Humanity and Paper Balloons
|Humanity and Paper Balloons|
|Directed by||Sadao Yamanaka|
|Screenplay by||Shintaro Mimura|
|Based on||A play|
by Shintaro Mimura
|Music by||Chu Ota|
|Distributed by||Toho Eiga|
The film is set in feudal Japan during the 18th century, an era known as the Edo period. It depicts the struggles and schemes of Matajuro Unno, a rōnin, or masterless samurai, and his neighbor Shinza, a hairdresser.
The story begins in a slum where poor families perform menial jobs. Shinza, though a hairdresser by trade, actually makes his living by running illicit gambling rooms and pawning his belongings. Unno, who lives with his wife next door, is the son of Matabei Unno, a great samurai. Since his father's death, Unno has struggled to find work and hopes that Mouri, his father's former master, will hire him after reading a letter from his father. Mouri avoids Unno and finds excuses not to read his father's letter. Nevertheless, Unno seeks out Mouri every day and follows him wherever he goes. Mouri tries to get rid of Unno by sending a gang of men to intimidate him and telling his gate guards to keep him out.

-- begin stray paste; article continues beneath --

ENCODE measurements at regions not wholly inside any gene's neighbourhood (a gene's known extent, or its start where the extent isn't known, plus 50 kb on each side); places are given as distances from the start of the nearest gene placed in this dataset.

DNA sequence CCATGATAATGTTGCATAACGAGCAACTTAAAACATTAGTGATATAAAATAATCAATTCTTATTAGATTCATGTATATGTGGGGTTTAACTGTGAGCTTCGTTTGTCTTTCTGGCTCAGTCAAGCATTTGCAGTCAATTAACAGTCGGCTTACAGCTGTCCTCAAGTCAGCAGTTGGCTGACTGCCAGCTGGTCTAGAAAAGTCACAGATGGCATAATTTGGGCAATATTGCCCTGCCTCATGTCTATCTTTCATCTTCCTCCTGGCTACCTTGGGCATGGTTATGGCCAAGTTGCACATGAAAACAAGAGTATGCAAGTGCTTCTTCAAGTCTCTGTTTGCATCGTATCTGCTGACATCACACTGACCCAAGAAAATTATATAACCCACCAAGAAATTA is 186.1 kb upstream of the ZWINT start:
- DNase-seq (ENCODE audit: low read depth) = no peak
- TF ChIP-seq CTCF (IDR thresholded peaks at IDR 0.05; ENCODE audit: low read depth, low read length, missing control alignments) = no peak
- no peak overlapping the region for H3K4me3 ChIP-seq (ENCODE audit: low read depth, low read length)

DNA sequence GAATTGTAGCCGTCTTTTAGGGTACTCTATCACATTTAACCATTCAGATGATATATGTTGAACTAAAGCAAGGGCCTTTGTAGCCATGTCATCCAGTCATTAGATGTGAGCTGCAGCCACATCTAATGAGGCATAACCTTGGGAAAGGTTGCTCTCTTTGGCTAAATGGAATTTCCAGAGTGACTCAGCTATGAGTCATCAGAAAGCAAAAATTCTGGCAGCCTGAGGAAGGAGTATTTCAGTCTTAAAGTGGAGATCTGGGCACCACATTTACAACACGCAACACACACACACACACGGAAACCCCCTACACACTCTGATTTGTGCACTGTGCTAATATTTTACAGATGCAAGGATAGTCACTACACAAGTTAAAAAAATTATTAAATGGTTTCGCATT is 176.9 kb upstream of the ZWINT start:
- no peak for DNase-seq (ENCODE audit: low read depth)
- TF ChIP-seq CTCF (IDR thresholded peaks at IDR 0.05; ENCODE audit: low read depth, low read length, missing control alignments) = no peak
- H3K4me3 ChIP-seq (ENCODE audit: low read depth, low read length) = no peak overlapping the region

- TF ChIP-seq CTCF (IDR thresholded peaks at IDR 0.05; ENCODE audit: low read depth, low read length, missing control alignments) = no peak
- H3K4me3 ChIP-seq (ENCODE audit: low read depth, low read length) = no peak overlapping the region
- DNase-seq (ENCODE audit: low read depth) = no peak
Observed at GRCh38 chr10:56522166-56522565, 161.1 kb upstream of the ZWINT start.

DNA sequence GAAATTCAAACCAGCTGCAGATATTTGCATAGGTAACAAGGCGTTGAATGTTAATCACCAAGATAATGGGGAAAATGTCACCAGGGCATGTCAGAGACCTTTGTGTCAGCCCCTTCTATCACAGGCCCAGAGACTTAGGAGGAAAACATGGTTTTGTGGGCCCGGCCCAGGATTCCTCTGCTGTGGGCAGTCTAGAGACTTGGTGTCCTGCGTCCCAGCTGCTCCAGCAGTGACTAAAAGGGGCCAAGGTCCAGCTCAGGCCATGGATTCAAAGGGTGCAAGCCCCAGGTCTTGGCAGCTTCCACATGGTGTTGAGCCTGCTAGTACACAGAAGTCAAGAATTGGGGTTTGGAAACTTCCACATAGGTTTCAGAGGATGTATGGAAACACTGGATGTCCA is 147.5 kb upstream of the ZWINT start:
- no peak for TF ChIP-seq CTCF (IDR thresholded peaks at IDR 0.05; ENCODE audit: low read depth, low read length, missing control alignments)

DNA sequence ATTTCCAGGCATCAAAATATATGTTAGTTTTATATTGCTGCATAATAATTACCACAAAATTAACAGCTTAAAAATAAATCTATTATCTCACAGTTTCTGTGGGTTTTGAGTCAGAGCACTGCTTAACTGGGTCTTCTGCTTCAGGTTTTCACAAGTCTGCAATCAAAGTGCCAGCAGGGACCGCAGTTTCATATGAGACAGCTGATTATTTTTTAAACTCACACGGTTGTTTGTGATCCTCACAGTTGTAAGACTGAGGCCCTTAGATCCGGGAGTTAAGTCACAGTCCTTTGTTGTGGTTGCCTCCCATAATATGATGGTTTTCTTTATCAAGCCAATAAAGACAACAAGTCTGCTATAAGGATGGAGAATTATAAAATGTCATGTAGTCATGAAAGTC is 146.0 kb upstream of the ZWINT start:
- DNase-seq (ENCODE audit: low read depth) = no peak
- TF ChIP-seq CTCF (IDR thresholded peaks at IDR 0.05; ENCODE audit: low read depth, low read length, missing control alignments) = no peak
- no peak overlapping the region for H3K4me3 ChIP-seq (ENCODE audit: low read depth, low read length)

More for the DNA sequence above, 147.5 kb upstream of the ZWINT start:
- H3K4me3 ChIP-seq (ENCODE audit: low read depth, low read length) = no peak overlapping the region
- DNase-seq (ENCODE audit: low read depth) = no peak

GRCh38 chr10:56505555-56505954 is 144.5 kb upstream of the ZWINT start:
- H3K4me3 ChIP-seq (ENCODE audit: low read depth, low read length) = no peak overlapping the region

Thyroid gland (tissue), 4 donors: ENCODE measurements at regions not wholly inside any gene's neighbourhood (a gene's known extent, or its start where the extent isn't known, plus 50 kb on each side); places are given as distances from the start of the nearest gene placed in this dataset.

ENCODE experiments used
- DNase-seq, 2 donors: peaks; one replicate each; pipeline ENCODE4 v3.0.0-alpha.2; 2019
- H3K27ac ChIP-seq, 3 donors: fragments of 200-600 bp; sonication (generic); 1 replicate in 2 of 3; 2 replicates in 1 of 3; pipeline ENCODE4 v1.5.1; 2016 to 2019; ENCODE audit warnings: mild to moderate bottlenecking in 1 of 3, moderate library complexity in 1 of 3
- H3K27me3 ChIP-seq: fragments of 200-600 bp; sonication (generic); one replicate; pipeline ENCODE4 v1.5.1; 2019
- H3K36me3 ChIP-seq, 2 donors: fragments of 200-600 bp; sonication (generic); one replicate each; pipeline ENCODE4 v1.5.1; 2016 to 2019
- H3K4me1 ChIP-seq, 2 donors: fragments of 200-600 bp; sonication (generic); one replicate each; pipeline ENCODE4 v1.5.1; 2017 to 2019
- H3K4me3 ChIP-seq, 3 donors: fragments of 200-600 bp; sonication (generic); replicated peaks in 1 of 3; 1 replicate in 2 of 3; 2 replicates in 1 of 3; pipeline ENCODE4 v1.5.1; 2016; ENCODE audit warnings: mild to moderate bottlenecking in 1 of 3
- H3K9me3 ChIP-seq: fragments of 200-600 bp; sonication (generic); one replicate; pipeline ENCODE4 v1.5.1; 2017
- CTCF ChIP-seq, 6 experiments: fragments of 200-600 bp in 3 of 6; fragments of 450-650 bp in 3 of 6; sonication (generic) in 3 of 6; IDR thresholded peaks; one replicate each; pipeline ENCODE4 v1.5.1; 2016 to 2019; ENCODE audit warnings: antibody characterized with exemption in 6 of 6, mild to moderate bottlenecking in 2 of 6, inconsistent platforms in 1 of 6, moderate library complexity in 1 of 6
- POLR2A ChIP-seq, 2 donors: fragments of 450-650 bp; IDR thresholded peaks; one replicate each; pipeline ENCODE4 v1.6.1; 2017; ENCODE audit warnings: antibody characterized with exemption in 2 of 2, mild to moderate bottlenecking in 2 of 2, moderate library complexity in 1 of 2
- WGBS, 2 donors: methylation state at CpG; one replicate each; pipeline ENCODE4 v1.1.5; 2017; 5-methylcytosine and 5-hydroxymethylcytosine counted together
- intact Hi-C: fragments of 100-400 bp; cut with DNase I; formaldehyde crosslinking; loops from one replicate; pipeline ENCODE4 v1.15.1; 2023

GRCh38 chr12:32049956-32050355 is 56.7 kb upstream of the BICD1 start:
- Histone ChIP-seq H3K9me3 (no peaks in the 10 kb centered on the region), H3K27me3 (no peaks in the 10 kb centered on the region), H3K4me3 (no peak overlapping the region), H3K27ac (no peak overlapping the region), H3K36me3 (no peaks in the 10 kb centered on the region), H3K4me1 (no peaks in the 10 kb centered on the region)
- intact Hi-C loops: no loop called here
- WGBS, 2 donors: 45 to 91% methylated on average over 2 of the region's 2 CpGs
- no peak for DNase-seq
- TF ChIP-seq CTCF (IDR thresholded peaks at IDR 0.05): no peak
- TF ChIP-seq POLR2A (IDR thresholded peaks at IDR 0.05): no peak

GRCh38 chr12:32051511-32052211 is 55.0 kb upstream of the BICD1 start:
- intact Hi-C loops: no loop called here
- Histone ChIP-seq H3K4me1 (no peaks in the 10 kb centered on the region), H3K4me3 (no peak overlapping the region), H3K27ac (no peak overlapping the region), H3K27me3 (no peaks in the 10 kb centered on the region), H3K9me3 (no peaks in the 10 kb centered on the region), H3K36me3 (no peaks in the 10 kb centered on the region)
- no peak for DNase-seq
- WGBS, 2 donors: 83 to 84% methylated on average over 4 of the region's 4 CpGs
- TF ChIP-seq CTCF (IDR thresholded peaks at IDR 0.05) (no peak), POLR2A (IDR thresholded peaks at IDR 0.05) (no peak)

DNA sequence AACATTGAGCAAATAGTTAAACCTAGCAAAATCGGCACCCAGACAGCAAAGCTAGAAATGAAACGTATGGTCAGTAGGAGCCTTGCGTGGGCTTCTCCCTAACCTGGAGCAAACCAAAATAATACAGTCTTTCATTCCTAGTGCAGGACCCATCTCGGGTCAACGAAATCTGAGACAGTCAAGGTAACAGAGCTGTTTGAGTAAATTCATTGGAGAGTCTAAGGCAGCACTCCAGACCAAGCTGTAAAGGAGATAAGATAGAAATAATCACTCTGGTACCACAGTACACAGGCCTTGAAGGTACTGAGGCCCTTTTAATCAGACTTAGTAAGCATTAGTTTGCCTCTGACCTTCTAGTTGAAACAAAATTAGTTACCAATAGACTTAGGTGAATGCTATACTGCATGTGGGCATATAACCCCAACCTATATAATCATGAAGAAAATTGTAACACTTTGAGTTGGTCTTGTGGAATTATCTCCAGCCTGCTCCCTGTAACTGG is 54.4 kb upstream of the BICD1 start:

Unno's wife waits for news that Mouri has hired Unno, but every day he tells her that "he'll meet Mr. Mouri tomorrow." With her husband out of work, she supports him by making kamifusen (Japanese paper balloons). Unno avoids telling her that Mouri keeps rejecting him and starts drinking to forget his humiliation. Despite his worsening situation, however, he keeps his dignity by not accepting gifts, loans, or favors.